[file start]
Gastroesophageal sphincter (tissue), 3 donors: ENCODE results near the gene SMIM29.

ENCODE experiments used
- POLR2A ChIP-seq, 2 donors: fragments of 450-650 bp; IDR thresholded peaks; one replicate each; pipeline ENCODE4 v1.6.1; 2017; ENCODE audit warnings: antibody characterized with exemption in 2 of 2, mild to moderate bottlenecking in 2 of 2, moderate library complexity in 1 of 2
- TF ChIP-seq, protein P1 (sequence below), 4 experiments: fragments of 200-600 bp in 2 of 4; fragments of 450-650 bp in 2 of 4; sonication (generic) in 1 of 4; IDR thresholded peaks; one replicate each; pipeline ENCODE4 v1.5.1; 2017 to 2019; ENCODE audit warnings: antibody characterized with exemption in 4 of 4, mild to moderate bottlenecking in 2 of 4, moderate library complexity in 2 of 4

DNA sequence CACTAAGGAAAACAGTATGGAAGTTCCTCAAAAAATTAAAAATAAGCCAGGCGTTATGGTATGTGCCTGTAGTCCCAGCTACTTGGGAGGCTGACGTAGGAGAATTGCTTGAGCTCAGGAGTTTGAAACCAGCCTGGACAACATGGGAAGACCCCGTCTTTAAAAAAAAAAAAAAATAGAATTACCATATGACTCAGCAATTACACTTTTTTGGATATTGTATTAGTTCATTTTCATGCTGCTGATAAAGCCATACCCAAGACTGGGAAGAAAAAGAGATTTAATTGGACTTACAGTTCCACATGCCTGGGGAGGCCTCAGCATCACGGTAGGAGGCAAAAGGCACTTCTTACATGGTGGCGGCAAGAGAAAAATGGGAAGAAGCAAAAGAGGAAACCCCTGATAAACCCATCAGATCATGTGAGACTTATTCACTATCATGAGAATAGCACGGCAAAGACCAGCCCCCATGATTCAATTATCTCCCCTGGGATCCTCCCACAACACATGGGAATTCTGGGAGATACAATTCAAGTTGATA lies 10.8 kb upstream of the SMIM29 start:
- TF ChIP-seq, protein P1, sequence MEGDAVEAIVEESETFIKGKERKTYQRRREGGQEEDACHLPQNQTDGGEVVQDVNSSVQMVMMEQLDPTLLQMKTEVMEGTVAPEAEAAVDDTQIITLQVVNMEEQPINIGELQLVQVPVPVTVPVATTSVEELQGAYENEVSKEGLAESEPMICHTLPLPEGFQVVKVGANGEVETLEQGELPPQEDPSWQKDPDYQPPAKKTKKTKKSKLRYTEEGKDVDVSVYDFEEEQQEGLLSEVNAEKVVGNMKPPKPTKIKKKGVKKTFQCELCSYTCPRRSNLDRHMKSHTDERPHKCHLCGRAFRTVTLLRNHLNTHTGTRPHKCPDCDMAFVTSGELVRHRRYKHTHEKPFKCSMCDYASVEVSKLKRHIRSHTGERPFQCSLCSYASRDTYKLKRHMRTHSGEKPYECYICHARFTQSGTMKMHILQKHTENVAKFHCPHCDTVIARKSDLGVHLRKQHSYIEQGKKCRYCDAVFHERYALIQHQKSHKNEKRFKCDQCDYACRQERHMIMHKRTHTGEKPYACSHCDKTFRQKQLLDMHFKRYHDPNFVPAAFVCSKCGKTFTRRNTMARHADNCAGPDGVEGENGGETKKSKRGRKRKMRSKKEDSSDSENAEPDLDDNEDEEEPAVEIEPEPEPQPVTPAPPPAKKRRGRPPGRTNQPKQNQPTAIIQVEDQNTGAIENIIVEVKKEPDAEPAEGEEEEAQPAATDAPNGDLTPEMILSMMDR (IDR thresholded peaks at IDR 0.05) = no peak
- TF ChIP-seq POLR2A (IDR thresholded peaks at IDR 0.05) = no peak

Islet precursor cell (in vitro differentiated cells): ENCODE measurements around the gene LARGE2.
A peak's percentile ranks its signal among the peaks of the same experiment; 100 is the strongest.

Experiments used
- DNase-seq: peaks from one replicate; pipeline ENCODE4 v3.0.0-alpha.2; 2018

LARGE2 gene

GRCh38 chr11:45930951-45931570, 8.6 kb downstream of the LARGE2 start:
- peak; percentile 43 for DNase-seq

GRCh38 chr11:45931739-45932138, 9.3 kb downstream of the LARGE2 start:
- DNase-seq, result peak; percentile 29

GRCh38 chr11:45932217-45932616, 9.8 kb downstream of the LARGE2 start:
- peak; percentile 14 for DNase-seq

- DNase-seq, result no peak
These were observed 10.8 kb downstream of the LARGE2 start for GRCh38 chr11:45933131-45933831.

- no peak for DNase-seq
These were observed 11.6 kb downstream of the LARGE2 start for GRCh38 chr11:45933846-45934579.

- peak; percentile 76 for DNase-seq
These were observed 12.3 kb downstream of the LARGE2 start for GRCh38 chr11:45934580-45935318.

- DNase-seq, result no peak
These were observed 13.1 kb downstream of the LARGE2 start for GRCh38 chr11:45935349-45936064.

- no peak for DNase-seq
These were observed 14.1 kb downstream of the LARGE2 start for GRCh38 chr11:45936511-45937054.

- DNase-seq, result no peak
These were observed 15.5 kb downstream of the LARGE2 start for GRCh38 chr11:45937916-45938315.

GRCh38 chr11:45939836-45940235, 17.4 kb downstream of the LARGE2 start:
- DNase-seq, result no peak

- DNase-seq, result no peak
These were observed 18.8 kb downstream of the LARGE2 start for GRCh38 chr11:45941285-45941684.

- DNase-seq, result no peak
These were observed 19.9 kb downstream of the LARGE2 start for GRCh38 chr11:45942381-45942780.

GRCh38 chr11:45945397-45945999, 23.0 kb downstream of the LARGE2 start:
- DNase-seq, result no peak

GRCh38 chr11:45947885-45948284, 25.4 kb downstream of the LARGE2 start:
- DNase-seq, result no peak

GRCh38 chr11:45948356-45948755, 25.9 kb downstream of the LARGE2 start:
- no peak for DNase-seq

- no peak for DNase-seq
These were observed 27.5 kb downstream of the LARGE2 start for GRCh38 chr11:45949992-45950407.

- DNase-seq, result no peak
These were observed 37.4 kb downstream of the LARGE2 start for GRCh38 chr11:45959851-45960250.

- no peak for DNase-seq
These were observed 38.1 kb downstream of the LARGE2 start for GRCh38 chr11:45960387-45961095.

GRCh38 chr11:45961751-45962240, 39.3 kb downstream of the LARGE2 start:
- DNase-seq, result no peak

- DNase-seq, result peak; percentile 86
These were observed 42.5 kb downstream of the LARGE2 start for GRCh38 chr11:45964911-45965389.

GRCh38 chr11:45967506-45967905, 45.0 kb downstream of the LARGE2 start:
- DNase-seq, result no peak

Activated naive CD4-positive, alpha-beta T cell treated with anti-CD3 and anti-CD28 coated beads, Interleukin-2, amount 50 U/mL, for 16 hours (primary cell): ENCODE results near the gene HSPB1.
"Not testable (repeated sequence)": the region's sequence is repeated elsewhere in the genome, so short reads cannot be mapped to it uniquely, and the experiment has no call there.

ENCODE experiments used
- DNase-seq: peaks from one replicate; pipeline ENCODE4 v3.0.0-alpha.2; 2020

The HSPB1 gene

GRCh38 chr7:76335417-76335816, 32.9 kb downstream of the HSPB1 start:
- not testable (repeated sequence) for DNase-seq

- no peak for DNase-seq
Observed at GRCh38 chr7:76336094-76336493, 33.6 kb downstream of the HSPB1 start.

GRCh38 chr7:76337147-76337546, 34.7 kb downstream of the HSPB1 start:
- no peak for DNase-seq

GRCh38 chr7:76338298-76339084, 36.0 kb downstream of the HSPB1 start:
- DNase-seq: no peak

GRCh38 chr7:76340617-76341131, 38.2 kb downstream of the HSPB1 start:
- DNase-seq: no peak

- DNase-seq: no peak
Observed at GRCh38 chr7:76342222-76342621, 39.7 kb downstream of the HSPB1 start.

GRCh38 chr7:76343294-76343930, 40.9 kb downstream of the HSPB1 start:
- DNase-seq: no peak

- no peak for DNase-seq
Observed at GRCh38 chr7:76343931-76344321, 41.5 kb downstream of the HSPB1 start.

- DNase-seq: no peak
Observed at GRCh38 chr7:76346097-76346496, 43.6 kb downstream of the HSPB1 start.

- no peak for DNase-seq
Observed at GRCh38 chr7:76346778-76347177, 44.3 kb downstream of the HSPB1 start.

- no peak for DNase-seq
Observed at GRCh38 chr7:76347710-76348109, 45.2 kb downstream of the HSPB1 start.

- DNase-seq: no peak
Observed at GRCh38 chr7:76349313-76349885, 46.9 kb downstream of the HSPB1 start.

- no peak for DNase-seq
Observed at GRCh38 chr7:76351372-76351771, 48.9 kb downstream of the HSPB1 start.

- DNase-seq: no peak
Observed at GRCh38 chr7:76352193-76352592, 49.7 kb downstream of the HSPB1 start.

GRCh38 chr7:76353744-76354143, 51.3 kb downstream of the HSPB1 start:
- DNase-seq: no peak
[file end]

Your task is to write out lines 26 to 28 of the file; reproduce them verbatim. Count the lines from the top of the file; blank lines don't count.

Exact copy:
These were observed 13.1 kb downstream of the LARGE2 start for GRCh38 chr11:45935349-45936064.

- no peak for DNase-seq
These were observed 14.1 kb downstream of the LARGE2 start for GRCh38 chr11:45936511-45937054.